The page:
When Karyn Onyeneho was 31, her grandmother Caroline passed away. His death was premature and doctors said it was due to complications from type 2 diabetes. A naturally curious and compassionate person, Onyeneho researched the disease to find out more about him. She wondered about the loss and wanted to know how she could prevent the rest of her family from falling victim to the same illness.
Even before the death of his grandmother, Onyeneho spent two decades in a persistent search for advances in the field of human genetics and experimental nutrition. She received her BS in Health Sciences and Management from Howard University, her MS in Health Informatics from George Mason University and recently received her PhD in Nutritional Sciences from Howard. She is the first in her family to become a doctor.
“It was surreal,” Onyeneho says of the achievement. “I felt a huge responsibility that I kind of have, not just to be a role model, but to make sure that I’m a role model for the next generation. It’s my blood, like my cousins. They can actually touch, feel and see that I am real, that something not usually considered plausible has in fact come true for me, and that they too can make any dream they have come true.
Although she was born in the United States along with the rest of her siblings, Onyeneho continues to maintain a strong bond with her ancestral home, Nigeria. These roots have kept her anchored in her family and community, keeping her resilient in the fight against malnutrition and unhealthy eating habits.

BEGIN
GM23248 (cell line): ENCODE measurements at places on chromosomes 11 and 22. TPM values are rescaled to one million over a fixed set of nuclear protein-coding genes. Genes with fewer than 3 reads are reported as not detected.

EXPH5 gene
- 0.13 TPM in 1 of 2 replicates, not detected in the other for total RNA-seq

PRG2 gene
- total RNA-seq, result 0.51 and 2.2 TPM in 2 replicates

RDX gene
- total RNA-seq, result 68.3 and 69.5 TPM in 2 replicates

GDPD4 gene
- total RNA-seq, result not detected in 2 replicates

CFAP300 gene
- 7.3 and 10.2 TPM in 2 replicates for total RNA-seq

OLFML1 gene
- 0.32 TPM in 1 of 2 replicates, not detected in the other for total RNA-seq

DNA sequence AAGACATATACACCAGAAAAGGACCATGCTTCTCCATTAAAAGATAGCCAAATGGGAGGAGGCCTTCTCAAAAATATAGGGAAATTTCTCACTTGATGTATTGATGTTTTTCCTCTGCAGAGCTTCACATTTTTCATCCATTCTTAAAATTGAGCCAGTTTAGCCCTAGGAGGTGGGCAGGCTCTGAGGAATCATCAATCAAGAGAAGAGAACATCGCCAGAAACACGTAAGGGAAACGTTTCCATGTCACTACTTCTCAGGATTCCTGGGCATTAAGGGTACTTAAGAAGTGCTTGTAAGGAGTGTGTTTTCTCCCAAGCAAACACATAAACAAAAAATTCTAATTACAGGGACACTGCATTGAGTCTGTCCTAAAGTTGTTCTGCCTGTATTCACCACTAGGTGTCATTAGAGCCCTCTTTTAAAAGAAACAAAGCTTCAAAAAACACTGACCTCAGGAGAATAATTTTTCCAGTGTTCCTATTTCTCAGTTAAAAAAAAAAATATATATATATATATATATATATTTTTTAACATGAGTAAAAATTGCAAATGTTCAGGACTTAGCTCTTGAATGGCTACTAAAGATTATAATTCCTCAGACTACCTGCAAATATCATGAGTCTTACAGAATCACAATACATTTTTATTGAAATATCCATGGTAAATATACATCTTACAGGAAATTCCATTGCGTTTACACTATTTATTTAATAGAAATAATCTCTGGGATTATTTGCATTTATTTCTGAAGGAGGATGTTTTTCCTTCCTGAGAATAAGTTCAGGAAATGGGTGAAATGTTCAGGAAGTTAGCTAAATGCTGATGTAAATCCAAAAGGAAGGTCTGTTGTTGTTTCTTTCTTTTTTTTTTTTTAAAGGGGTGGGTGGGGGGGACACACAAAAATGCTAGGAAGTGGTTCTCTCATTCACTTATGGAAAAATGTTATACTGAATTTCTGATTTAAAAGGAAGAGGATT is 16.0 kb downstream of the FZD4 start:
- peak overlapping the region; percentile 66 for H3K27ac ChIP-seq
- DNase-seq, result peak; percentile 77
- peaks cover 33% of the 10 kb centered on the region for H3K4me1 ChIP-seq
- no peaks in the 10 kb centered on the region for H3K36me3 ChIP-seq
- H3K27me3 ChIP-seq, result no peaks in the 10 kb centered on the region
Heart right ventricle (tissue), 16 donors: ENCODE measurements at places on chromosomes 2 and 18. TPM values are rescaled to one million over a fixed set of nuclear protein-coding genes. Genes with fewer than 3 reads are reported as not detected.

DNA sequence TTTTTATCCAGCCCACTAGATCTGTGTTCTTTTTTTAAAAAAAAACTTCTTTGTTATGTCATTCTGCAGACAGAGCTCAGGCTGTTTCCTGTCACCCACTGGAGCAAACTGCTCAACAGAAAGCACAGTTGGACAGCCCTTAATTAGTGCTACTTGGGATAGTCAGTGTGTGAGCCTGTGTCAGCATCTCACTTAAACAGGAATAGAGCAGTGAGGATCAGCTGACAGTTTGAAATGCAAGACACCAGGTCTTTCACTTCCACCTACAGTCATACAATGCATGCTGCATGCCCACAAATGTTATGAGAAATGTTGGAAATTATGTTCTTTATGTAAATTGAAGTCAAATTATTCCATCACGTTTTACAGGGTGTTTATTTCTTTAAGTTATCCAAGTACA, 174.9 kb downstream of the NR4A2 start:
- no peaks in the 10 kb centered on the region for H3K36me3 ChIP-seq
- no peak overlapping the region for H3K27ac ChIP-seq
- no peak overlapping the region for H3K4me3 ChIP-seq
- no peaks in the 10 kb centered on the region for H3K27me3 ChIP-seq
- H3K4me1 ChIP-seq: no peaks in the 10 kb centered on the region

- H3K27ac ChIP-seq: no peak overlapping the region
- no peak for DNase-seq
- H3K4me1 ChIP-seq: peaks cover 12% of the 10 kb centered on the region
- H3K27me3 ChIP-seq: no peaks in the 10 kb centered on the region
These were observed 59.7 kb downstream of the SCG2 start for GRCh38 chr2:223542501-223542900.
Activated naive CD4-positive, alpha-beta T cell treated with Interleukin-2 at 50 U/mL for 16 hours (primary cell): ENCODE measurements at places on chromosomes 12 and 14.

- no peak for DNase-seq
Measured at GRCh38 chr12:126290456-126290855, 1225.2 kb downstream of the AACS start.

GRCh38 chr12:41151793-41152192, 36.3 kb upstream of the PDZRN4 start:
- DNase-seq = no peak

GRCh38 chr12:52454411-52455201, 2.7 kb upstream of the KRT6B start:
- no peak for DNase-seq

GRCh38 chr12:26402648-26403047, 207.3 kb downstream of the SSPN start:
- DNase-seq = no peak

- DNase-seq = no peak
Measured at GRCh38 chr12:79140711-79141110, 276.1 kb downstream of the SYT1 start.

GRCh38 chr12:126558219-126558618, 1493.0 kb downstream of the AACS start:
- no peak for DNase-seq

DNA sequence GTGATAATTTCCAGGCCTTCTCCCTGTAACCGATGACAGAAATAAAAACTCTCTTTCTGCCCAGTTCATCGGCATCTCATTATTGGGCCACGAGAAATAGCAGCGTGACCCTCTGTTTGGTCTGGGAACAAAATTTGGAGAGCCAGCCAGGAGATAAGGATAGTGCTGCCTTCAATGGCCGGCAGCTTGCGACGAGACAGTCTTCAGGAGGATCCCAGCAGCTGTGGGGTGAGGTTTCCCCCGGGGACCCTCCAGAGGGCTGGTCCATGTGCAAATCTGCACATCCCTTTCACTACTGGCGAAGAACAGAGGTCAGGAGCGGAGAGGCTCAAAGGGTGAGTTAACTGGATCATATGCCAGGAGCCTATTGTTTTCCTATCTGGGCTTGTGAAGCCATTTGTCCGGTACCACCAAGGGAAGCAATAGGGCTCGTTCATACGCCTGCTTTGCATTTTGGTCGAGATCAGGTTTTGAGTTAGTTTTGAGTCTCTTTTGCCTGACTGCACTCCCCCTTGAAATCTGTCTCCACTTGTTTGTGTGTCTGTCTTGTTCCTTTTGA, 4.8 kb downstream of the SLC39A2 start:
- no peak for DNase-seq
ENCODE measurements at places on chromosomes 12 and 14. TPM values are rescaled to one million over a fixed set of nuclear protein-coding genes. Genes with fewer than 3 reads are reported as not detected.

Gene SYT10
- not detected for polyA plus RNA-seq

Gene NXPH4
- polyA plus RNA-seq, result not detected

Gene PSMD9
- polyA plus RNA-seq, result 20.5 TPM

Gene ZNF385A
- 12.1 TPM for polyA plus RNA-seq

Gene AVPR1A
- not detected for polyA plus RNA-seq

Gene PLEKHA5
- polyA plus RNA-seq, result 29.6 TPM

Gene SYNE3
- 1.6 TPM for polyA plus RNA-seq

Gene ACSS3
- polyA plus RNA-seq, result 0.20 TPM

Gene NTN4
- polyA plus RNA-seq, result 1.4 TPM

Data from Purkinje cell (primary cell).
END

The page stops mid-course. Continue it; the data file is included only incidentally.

Onyeneho’s passion for this work is represented on his website, Color of Genes. She created it with the hope of leaving a legacy in the field.
“It’s an educational website involving human genetics and research to help reduce the burden of preventable disease, and otherwise increase our decision-making process when it comes to our health,” says Onyeneho. “If not, hopefully it will somehow increase our level of health literacy.”
We spoke with Onyeneho, one of Charm‘s College Women of the Year 2022, on unlearning bad eating habits, her favorite travel destination and her commitment to fighting malnutrition in her community.
Charm: What is your favorite thing about attending a historically black college or university?
Karyn Onyeneho: The nurturing environment. It feels like family at the end of the day. You belong. You have an additional group of five moms, six more dads. You have a grandparent here and an aunt there. Everyone feels like family.
What’s one of the hardest things you’ve had to unlearn?